There have been plenty of conversations about parenting during the pandemic. But what about the challenges of being a single parent in the age of lockdowns, economic crises, and social strife? Surely, this presents some very unique and daunting obstacles that linger even as vaccinations increase.
Of course, single-parenting, in general, presents some very unique and daunting obstacles. Over the past year (and counting), they have gotten more thorny. The pressure is more intense and exhaustion is more likely as the consequences of COVID-19 proves certain to change our lives for years to come.
Single parents everywhere deserve credit. They also deserve nonjudgmental support and sound, practical advice. If you’re single-parenting during the pandemic, that’s what this particular conversation is all about.
The Pressures of Single-Parenting in the Pandemic
What single parents are enduring during COVID may, at first, sound like what many parents are enduring. However, many single parents are going it alone. They may have no one with whom to co-parent or share the burdens. With that in mind, here are some of the ongoing pressures they may be juggling:
- Keeping themselves and their children safe and healthy.
- Financial struggles, job loss, health insurance costs, etc.
- Political division, social unrest, racial strife, and more.
- Having to go to work while kids school at home.
- Working from home while kids are doing remote school, perhaps in the same room.
This decidedly incomplete list doesn’t include all the usual single-parent challenges that existed before the pandemic. You may have already been dealing with issues like finding balance, academic problems, and behavioral concerns. If you or any of your children are struggling with illness, injury, or disability, the pressure intensifies.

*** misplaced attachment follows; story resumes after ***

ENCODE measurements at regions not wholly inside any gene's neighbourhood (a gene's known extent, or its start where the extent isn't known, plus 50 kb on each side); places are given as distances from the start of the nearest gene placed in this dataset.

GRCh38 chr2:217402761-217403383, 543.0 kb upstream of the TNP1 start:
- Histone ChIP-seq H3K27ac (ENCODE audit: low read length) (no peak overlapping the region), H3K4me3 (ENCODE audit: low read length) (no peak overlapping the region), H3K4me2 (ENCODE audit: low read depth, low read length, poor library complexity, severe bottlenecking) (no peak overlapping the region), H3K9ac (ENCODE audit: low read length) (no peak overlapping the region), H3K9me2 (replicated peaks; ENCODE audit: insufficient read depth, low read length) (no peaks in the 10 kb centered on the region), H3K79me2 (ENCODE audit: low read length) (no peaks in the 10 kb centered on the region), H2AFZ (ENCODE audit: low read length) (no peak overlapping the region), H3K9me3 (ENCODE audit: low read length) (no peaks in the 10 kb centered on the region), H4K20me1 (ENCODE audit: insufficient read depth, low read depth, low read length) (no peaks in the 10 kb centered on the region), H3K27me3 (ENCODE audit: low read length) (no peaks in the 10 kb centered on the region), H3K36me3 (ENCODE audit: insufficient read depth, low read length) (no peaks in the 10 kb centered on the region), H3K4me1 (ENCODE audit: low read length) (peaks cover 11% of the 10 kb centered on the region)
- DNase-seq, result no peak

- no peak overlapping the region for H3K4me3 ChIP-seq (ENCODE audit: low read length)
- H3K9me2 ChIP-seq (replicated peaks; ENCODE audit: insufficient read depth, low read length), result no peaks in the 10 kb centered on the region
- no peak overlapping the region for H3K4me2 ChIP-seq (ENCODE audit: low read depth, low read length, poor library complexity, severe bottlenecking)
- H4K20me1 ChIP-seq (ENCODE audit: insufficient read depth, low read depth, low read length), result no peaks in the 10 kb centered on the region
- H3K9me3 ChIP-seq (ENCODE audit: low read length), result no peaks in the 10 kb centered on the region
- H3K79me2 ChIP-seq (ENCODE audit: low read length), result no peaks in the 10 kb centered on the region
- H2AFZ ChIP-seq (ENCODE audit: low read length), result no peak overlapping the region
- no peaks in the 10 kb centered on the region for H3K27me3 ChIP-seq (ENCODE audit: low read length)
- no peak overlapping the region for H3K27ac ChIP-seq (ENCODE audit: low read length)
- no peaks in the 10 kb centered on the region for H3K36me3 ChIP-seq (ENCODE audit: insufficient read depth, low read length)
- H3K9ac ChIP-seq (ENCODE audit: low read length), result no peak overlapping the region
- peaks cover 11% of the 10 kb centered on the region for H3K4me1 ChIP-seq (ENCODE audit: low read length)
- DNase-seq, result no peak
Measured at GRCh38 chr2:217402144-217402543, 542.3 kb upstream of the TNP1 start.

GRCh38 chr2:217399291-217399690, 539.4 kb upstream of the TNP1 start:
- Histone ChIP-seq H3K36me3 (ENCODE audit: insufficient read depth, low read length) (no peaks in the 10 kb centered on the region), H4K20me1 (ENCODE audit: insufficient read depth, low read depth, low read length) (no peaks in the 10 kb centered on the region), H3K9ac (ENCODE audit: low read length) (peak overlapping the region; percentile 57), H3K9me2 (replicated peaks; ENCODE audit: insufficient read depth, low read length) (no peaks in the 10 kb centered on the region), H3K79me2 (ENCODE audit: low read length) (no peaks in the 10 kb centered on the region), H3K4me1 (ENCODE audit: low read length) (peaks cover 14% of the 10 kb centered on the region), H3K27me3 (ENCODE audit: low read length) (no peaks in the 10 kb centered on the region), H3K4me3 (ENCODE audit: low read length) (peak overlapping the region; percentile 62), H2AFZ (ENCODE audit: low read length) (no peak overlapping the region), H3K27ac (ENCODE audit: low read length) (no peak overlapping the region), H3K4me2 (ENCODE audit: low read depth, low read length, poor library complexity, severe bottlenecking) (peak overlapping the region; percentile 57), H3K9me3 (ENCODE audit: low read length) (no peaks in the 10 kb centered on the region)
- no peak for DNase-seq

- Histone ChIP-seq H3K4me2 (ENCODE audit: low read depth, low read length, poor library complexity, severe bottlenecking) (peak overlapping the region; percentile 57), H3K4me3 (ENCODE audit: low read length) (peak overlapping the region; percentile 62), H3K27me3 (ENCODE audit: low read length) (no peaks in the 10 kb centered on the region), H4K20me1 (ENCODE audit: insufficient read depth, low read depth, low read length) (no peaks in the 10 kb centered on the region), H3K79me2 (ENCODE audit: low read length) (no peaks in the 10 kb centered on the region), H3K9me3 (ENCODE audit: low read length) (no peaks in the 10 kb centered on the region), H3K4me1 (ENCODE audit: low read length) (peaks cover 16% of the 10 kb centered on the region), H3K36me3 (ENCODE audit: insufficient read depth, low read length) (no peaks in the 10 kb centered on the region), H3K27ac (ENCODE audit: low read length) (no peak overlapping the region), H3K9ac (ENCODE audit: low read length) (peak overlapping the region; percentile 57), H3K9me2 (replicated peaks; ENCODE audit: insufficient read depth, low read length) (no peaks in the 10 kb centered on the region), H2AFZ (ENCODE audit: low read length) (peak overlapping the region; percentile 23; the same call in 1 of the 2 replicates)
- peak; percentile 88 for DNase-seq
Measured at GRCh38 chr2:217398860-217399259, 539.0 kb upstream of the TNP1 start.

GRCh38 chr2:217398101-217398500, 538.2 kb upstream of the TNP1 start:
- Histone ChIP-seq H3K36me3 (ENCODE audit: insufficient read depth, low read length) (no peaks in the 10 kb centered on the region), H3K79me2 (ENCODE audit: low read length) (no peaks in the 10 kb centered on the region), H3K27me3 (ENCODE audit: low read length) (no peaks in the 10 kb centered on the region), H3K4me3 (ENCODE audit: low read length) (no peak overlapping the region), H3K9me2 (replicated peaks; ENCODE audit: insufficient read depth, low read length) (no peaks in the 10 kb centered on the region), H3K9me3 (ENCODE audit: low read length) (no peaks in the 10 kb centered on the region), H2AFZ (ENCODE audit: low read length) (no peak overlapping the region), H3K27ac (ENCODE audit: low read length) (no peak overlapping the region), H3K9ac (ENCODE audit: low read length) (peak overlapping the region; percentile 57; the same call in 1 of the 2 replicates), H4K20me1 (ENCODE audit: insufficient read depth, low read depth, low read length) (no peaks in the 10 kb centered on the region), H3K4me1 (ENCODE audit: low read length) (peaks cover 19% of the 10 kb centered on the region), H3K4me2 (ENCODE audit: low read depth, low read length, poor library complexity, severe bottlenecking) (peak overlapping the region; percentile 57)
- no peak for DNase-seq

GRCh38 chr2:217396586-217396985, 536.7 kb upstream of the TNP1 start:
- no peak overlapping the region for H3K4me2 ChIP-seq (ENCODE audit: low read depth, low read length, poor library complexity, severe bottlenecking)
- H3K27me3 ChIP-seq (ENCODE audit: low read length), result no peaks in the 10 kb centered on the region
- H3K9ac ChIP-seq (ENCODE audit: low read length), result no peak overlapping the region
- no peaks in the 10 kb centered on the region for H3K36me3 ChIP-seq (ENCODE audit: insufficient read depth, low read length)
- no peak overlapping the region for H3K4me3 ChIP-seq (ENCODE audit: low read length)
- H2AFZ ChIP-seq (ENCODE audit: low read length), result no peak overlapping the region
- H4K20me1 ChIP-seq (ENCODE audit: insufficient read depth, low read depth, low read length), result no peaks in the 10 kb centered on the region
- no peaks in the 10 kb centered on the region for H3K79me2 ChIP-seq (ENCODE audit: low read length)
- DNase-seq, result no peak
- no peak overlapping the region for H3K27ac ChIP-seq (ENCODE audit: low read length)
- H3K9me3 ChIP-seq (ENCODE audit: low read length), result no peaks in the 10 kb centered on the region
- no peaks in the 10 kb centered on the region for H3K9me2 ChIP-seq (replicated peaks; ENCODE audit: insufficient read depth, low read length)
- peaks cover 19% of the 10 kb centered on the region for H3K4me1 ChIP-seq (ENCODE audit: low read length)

What to do? For starters, there some basic self-help suggestions to try.
Key Ways to Cope With the Pressures of Single-Parenting in the Pandemic
It’s been more than a year. Specifics are shifting but the crises remain. Acknowledge that you are in survival mode. Accept what has become normal and take it from there.
Lower Your Expectations
You may have to cut yourself and your kids some slack. In a time like this, some things will fall through the cracks. Whether it’s housecleaning or screen-time restrictions, set your priorities and lower the bar elsewhere.
Practice Self-Care — No Matter What!
It may not look like hours-long self-care regimens you find on holistic websites. Yoga? Aromatherapy? Bubble baths? Maybe not. Still, do your best. Find time to slow down, wherever and whenever. Again, sorting out your priorities for internal clarity is self-care in itself.
What must you do every day to maintain your mental and physical health? Find ways make it happen routinely. Doing so will increase a sense of comfort and wellbeing that filters down to your children as well.
Do your best to delete the phrase “when the pandemic is over” from your thought life. The twists and turns of our pandemic season taughts us that the future is beyond our control. Instead, be present and aware. Dealing with what is happening now is enough. Do so with focus and gratitude. Recognize and appreciate what your kids need right now, in this chaotic period.
Ask for Help
There is no shortage of single parents. You can connect via video chat or online groups. In some cases, you might even be able to meet in person. Do not allow the pressure to lead you into isolation. Withdrawal will only exacerbate the problems. If you don’t have any sort of support system, it may be wise to find a counselor to consult for guidance.
Who Can You Turn To?
There is one identifiable silver lining for single parents. During the lockdowns, online therapy has quickly become the norm. This actually makes it easier for someone with a busy lifestyle to get the help they need. By eliminating commute time, you may find it easier to schedule your appointments.
Working with a therapist is a proven path toward relief and recovery. Your weekly sessions are a safe space in which you can explore the pressures you’re facing. Single parents need outside input. Let’s set up a consultation soon and see if parent counseling is the right input for your parenting decisions and the future of your family.